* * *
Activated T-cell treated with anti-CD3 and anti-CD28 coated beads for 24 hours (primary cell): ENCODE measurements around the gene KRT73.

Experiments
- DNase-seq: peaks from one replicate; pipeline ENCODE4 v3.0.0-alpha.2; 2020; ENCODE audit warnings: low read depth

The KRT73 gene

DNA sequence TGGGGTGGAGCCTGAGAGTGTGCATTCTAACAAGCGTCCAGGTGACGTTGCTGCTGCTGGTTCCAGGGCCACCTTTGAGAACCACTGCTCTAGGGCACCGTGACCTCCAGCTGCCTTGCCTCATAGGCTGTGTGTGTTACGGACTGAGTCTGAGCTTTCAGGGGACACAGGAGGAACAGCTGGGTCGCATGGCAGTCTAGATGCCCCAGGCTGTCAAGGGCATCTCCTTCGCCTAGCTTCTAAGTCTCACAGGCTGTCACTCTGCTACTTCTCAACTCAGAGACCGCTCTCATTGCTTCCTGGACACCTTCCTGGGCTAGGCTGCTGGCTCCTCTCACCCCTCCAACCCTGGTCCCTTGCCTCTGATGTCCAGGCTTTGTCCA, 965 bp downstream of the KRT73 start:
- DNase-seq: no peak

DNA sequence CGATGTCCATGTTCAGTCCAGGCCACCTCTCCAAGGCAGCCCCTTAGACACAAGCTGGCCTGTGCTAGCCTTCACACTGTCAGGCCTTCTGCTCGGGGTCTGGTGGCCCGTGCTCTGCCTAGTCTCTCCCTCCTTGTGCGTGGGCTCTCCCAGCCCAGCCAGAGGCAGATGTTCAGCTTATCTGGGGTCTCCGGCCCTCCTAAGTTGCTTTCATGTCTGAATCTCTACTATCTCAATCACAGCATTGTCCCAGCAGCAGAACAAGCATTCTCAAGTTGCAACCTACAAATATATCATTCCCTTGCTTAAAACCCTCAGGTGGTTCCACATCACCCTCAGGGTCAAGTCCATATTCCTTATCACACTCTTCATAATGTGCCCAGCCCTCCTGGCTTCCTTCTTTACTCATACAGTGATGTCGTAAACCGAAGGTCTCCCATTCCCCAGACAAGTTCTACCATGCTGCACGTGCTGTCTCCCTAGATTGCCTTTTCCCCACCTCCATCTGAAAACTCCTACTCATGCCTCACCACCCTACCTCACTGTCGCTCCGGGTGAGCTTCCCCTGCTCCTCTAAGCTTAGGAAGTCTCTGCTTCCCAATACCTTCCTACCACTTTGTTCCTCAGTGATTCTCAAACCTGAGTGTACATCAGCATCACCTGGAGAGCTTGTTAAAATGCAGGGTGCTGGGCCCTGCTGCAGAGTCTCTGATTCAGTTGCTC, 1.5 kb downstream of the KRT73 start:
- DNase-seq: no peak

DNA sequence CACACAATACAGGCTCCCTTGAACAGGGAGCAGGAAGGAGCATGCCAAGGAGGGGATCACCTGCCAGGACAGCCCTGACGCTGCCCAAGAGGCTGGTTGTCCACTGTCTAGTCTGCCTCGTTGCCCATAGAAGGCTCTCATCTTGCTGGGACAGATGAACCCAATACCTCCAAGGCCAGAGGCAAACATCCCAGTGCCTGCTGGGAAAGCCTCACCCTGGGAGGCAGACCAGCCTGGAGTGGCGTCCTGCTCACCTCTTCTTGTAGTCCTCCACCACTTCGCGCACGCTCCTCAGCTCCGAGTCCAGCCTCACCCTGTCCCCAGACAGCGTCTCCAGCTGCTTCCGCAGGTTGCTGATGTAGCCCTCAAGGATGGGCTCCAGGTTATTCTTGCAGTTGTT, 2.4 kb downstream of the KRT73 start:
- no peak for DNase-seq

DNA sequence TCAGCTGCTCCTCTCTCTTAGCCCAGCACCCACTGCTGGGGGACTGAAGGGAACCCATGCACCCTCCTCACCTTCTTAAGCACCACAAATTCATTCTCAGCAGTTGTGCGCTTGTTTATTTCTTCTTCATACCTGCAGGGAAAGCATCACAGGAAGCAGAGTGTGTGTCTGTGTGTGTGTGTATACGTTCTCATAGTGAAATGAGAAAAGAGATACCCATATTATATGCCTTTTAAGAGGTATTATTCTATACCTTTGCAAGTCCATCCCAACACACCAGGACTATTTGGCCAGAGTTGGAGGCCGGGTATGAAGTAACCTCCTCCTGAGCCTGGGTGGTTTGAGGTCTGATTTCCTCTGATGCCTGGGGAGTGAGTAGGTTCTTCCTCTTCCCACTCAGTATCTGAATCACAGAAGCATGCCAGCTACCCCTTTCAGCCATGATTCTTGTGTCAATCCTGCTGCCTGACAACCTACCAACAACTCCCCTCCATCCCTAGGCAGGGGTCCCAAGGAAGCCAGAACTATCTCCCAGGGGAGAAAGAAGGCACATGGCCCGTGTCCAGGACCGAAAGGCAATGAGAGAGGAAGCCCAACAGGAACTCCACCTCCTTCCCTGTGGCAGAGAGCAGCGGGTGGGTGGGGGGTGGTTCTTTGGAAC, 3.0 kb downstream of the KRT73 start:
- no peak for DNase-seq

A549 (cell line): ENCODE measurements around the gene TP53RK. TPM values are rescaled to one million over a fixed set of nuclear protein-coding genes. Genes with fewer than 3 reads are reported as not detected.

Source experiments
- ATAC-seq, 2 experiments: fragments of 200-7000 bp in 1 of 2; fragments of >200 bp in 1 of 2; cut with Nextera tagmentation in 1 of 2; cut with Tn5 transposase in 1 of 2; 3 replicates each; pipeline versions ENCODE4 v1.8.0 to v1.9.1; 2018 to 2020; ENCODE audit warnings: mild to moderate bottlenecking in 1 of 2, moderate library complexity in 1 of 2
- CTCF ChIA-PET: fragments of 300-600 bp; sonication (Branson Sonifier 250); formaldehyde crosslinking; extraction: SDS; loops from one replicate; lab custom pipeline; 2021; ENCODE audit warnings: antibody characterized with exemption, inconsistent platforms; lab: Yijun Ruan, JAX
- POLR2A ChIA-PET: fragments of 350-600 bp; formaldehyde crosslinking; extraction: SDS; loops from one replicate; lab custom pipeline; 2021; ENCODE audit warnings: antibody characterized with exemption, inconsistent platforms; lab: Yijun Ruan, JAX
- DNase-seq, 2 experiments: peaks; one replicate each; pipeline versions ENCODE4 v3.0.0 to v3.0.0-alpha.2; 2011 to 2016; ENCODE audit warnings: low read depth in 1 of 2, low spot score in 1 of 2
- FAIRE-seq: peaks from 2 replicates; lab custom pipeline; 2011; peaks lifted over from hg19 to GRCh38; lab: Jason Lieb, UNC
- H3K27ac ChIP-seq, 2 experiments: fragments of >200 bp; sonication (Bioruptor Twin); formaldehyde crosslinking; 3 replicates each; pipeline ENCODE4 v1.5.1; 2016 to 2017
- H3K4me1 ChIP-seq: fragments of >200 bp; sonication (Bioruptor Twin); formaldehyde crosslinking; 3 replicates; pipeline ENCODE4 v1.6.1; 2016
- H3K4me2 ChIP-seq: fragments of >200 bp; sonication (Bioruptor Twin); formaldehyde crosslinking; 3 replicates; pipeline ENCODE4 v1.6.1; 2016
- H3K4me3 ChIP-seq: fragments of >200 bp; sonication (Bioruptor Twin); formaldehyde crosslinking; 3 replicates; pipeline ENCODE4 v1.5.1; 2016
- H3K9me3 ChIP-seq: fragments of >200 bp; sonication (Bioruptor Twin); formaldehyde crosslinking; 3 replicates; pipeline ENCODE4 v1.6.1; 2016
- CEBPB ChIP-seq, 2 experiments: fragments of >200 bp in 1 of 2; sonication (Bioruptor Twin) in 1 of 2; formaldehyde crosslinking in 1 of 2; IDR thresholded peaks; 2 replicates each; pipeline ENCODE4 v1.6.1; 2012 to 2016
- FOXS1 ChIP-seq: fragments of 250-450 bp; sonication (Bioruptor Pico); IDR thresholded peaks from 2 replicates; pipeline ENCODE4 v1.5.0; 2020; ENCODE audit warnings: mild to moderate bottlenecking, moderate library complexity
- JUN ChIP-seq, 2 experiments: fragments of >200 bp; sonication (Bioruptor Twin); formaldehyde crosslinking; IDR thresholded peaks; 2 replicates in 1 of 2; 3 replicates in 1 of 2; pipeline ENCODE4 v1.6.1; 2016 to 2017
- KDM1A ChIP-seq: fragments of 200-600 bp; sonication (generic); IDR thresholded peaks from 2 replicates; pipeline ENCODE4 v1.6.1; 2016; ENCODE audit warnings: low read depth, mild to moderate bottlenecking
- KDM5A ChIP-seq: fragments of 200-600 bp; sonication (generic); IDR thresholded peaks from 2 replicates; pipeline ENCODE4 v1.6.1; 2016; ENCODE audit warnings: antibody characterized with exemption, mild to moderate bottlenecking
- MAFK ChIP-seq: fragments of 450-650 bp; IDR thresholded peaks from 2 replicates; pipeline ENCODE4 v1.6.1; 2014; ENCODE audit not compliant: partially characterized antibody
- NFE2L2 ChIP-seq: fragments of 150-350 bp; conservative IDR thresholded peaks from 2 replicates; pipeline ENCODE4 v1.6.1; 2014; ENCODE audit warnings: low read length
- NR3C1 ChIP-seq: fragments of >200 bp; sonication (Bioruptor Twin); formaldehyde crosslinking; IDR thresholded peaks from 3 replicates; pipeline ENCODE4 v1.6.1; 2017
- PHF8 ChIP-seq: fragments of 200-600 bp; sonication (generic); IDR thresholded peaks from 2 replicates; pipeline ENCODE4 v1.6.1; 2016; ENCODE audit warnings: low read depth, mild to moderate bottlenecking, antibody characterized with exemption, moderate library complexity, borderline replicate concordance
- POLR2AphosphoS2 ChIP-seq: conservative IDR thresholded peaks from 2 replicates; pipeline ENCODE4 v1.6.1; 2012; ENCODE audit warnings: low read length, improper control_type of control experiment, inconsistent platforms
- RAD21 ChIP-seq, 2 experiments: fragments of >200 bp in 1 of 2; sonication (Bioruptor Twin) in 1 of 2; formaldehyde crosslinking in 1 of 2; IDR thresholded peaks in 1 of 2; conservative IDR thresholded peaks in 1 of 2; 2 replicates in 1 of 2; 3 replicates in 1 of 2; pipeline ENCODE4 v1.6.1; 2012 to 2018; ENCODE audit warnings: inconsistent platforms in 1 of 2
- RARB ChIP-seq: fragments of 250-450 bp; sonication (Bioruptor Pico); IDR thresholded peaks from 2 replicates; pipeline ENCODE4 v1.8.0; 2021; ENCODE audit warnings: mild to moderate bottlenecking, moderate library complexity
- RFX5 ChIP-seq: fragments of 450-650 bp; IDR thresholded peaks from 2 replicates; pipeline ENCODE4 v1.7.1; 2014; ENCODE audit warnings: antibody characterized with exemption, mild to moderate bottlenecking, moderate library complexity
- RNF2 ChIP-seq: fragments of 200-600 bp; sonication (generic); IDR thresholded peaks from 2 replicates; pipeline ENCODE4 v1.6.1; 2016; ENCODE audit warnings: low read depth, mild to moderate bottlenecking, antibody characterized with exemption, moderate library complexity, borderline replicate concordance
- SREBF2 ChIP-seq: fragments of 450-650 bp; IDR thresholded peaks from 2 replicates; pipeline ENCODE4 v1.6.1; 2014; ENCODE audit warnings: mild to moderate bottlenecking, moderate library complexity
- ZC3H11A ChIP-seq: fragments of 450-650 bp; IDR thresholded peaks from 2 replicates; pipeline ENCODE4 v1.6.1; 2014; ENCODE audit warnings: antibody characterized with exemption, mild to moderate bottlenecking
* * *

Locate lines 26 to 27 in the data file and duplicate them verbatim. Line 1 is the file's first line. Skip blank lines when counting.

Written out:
- FOXS1 ChIP-seq: fragments of 250-450 bp; sonication (Bioruptor Pico); IDR thresholded peaks from 2 replicates; pipeline ENCODE4 v1.5.0; 2020; ENCODE audit warnings: mild to moderate bottlenecking, moderate library complexity
- JUN ChIP-seq, 2 experiments: fragments of >200 bp; sonication (Bioruptor Twin); formaldehyde crosslinking; IDR thresholded peaks; 2 replicates in 1 of 2; 3 replicates in 1 of 2; pipeline ENCODE4 v1.6.1; 2016 to 2017